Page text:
Judge denies 4th mistrial request about Black Pastors in Ahmaud Arbury murder trial
As the Ahmaud Arbery murder trial continued this week against father and son Greg and Travis McMichael, along with their neighbor, William “Roddie” Bryan Jr., a defense attorney has decided, for the second week in a row, to make race his courtroom punching bag.
Last week, Kevin Gouch, attorney for Bryan, complained to Superior Court Judge Timothy Walmsley about black pastors in the courtroom. This week he again complained to the judge, but this time he took exception to black pastors gathered outside.
During the first week of the trial, Gough made what some called racially charged comments when he asked the judge to ban black pastors from the courtoom. Gouch’s initial outburst and attack was against Rev. Al Sharpton for being in the courtroom with Arbury’s mother. He later complained about civil rights leader Jesse Jackson. Each took turns accompanying Arbery’s parents in the courtroom.
Goughs’s complaints included ugly comments such as, “We don’t need any more black pastors in the courtroom.” Pastors from all around did not take kindly to Gouch’s commentary as they flocked to the courthouse in solidarity and in support of the slain Arbery. Hundreds descended upon the Glynn County Courthouse for a lunchtime prayer rally outside the courthouse and a march through Brunswick.
Gough called the rally by the Black pastors a “public lynching” and said his client, Bryan, could not get a fair trial. Gough claimed that the clergy created inherent prejudice for the jury, witnesses, and even the judge. “Just because they haven’t put a podium up with a hangman’s noose, doesn’t mean this isn’t a trial that’s been infected by the woke left mob,” Gough said in his complaint to Judge Walmsley. “This is what a public lynching looks like in the 21st century.” Gough asked the judge again for a mistrial and the Judge Walmsley again denied his request.
It is now four times and counting during the nearly two-week long trial that defense attorneys have complained in court about the presence of Black pastors, with a demand for a mistrial because of them.
Prosecutor Linda Dunokoski asked Judge Walmsley to deny their motions for mistrial, saying Gough’s first protest using the “no more Black pastors” and “Colonel Sanders” language was a strategy to incite Black pastors to come to the trial en masse just so he could then claim they were sources of influence and intimidation. Dunokoski wanted to make it clear to the Judge that Gough created the issues, set things in motion with his rhetoric, and came forward afterwards to say ‘mistrial’ without taking credit for what he had purposefully started.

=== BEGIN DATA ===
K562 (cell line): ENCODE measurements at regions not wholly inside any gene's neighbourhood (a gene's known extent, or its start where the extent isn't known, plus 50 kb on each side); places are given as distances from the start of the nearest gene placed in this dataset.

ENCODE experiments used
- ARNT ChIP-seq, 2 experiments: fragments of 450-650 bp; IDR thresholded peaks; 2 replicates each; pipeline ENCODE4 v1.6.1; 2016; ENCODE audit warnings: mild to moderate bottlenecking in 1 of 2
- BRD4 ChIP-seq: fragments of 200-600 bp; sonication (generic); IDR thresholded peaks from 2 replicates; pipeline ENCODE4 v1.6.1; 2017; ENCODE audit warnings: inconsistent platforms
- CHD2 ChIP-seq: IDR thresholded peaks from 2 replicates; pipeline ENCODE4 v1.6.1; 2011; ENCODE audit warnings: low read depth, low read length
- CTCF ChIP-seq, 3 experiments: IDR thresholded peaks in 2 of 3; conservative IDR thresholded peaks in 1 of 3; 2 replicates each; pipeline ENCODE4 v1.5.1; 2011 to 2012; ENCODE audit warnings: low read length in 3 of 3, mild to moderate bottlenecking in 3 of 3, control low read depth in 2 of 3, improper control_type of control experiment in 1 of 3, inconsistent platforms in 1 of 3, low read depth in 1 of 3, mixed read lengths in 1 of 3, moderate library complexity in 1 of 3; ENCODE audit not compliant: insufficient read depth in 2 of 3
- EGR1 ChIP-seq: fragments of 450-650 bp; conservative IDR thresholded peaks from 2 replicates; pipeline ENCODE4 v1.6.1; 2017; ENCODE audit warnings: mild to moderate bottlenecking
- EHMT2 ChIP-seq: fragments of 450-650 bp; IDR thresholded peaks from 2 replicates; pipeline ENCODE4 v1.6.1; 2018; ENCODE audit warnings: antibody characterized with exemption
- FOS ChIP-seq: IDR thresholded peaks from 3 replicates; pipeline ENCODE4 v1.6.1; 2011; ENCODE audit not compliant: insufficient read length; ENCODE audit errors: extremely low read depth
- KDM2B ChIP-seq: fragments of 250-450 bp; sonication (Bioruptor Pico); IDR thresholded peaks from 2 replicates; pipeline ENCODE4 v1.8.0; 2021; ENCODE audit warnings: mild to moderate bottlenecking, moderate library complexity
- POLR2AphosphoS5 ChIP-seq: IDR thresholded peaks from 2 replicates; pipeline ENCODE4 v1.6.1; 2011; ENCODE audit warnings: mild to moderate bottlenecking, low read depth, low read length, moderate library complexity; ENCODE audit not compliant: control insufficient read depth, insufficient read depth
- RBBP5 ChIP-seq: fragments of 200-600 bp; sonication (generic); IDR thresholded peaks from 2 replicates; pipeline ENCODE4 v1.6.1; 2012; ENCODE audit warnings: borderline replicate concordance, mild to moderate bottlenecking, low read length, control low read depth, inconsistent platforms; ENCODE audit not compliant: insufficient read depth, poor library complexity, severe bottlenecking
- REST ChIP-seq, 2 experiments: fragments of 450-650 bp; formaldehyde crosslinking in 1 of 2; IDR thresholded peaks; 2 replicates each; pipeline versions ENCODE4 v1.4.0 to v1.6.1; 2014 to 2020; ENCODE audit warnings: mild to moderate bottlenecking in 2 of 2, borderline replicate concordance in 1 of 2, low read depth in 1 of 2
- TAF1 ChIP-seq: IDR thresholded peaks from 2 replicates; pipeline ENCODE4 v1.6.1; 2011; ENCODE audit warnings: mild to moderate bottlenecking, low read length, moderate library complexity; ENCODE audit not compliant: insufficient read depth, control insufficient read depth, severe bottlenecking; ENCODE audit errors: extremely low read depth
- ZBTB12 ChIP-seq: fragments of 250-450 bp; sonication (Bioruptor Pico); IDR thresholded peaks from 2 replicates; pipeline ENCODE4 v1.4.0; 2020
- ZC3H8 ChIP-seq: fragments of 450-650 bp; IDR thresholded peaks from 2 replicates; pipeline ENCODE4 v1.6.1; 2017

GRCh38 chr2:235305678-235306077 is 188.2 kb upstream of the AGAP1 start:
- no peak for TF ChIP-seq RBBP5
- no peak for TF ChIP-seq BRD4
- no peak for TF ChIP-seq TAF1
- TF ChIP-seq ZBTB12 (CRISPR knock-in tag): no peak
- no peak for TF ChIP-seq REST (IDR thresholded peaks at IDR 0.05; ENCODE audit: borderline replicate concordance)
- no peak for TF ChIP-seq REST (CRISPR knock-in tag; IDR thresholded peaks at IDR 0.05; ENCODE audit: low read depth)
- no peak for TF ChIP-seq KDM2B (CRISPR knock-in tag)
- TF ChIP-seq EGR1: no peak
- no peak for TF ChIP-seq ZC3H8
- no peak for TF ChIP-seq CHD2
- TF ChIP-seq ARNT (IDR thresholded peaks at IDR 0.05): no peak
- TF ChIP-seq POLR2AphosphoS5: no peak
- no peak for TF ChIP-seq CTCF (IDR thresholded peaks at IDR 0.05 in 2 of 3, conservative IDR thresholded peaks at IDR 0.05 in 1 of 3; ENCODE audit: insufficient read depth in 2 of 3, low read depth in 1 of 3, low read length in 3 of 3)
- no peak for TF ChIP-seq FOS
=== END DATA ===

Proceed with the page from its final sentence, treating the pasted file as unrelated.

Gough’s courtroom antics are not new and are not going unnoticed. Those who follow legal matters in Brunswick say Gough is known for pushing the envelope or creating a spectacle, if he thinks it will benefit his client. “I’m entirely not shocked at all by what everybody’s been shocked about. It’s just classic Kevin Gough,” said Wes Wolfe, who covered Gough as a courts reporter for The Brunswick News from 2016 to 2020. In an AP interview, Wolfe said, “It doesn’t seem to matter to him that it rubs people the wrong way, and it doesn’t seem to bother him that judges get irritated.”
Meanwhile, Travis McMichael, the shooter, was the only person to take the witness stand out of the three men on trial. He testified that he had seen security camera videos of Arbery inside the unfinished home and he spotted Arbery “creeping” outside of it 12 days before the shooting. He admitted that none of the five videos of Arbery inside the home showed him stealing anything. The video showed numerous people entering and leaving the construction, along with Arbury. The video was provided by the owner who said he installed cameras after items were taken from a boat he kept in an open garage. The Prosecution was able to get Travis to admit that Arbery did not threaten him in any way before he pointed his shotgun at him and killed the 25-year-old Black man.
At one moment in the trial, Travis wiped at his eyes and told the court that he feared for his life as he shed what some are calling “crocodile tears.” Members of the community we spoke with asked why Travis would stop Arbury and approach him if he truly feared for his life. They say the only person who feared for his life that day was Arbury, and his death substantiated the fears he must have had after being shot twice with a shotgun.
Many in the community found Travis’ tears and testimony offensive, pointing to similarities to other trials around the country where men with guns and rifles have tried to defend their actions for shooting unarmed persons by saying they feared for their lives while shedding tears.
The defense attorneys rested their collective cases on Thursday after calling seven witnesses, including Travis.